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North Korea: UN Food Distribution To Resume


DPR Korea: UN Food Distribution To Resume Following Russian Aid Shipment

The United Nations emergency feeding agency will be able to resume cereal distribution to nearly 2 million hungry people in the Democratic People's Republic of Korea (DPRK) following a major shipment of Russian aid, but has still only received little more that a quarter of the total aid sought for 2004.

“Not only are we are deeply grateful for this vital donation by the Russian Federation, but we are delighted that one of the world's key nations has joined our family of donors," said World Food Programme (WFP) Country Director Richard Ragan.

Mr. Ragan added that the agency would now be able to resume distributions to nearly 2 million "core" beneficiaries, including large numbers of kindergarten and primary school children and pregnant and nursing women who have been struggling to get by without help in recent months.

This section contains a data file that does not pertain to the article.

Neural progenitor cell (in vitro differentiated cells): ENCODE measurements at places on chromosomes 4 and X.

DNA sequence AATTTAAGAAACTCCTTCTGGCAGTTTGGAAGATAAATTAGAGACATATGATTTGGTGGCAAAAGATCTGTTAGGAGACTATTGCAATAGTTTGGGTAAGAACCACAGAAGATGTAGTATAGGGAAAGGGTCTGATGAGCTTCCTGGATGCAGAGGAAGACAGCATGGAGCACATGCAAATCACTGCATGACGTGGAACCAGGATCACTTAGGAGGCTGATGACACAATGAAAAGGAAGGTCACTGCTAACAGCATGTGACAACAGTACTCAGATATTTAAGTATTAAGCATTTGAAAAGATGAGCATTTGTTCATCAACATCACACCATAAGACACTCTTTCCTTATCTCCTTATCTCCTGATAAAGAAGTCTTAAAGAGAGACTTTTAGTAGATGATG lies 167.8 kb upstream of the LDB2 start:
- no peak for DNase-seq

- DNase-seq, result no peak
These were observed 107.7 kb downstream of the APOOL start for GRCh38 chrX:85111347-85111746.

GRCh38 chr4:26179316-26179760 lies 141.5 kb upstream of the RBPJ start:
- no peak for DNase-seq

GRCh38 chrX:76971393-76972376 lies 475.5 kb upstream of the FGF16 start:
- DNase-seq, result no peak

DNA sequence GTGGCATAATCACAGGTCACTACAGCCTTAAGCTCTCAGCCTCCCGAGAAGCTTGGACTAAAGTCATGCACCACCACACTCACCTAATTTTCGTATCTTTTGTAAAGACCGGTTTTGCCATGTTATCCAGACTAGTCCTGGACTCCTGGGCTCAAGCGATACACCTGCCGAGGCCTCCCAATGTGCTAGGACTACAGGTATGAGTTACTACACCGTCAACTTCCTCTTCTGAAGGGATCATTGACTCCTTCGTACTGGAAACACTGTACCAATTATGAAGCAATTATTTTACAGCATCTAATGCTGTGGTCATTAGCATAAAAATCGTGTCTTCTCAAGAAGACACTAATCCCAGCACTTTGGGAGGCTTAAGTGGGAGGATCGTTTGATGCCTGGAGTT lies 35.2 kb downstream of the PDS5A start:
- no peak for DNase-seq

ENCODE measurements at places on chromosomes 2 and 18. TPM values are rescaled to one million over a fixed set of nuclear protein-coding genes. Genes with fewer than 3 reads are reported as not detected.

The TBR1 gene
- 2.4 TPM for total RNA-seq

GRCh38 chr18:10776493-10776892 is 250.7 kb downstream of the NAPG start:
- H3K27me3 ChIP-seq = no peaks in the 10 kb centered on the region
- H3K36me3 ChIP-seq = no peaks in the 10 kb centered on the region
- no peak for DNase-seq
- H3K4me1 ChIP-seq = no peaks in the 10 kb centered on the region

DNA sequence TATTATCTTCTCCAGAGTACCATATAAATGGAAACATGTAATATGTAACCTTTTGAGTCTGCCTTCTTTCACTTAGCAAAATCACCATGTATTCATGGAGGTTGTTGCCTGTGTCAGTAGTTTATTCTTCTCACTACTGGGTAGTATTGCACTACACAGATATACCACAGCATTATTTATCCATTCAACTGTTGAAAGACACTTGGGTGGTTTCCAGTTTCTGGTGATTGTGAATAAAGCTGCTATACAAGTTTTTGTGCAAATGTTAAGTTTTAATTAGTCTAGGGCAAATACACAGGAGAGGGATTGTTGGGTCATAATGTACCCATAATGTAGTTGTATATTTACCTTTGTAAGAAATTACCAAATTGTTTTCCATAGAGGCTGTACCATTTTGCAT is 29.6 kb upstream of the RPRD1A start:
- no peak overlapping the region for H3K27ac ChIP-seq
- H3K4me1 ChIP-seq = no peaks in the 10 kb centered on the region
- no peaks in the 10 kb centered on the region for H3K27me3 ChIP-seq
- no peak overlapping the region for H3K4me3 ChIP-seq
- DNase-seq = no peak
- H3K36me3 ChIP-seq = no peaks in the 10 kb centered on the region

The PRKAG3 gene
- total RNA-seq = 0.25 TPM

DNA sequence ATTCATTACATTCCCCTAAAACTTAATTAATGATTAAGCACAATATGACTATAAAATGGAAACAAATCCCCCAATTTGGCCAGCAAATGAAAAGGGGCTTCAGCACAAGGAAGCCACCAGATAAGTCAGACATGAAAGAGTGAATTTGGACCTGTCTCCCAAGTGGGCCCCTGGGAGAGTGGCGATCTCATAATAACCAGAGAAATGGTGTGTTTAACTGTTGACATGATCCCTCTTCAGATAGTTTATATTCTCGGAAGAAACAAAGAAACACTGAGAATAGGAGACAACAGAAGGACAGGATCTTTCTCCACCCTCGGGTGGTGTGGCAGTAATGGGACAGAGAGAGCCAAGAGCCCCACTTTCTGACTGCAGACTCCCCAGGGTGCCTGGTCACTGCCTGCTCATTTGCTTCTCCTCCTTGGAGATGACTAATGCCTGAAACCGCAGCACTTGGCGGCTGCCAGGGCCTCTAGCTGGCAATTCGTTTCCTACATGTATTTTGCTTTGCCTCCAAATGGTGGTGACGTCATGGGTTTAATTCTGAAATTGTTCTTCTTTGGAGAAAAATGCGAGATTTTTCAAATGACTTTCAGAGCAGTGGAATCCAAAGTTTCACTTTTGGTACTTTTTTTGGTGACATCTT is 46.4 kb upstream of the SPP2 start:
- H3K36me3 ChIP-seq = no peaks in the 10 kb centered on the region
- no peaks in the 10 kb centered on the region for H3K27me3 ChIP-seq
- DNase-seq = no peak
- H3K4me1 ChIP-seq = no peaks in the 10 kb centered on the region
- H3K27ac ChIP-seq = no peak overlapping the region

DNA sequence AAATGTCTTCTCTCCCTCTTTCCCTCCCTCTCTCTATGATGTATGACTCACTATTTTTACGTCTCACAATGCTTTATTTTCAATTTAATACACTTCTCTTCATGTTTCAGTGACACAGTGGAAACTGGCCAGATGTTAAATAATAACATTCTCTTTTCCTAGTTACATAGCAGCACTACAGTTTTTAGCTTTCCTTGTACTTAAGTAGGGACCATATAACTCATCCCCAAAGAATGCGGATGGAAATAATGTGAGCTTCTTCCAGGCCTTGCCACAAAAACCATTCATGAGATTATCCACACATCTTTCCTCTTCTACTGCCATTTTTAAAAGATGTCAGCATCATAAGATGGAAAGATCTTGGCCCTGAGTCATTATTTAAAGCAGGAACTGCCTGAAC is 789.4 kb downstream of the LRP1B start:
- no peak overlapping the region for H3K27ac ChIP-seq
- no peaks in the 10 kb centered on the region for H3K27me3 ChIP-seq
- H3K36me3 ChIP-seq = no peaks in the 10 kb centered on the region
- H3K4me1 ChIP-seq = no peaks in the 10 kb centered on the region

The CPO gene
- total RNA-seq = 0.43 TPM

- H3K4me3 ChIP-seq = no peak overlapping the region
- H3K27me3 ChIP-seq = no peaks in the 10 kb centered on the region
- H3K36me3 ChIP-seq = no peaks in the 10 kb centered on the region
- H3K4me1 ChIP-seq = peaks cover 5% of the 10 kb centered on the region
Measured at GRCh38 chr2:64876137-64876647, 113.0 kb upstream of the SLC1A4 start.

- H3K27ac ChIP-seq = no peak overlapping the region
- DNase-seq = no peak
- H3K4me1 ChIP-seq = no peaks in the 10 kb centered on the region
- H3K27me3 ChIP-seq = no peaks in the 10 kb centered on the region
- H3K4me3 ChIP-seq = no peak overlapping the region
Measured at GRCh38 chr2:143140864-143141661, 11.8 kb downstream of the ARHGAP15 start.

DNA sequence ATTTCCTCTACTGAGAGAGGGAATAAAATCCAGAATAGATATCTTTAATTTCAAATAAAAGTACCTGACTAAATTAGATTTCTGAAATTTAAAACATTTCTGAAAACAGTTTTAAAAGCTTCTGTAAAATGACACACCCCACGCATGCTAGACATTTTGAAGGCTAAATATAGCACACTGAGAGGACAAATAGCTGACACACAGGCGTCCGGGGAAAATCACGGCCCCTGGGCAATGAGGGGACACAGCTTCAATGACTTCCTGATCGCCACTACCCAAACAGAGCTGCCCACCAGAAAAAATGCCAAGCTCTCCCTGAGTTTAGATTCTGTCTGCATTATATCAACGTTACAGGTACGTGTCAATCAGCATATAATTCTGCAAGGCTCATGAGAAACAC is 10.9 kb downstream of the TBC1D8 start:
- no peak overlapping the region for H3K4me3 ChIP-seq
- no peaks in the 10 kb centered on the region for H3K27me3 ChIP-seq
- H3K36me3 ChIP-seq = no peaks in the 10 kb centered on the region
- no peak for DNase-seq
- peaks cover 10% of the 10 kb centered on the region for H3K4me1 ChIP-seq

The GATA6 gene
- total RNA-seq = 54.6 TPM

WFP appealed for 484,000 tons of commodities to help feed 6.5 million of the most vulnerable people in the DPRK during 2004 but so far has received confirmed pledges amounting to just 125,000 tons.

A fall-off in donations since mid-2002 has forced WFP to halt crucial, supplemental rations to millions of designated recipients for long periods.

The downturn in food donations risks eroding precious gains in nutritional standards. A survey by the Government, the UN Children’s Fund UNICEF) and UN World Food Programme (WFP) in late 2002 showed that four out of 10 children in the DPRK suffered from chronic malnutrition, or stunting, compared to six out of 10 in a 1998 assessment.

The country’s agriculture has been badly affected by floods and droughts over the past decade. Economic adjustments initiated in mid-2002 have aggravated disparities in access to basic foods between better-off rural populations and those in urban areas accounting for some two-thirds of the country's 23 million people.

While increased agricultural production in recent years has reduced the cereals deficit, and the need for external assistance, the food crisis is likely to persist owing to limited potential for higher output.

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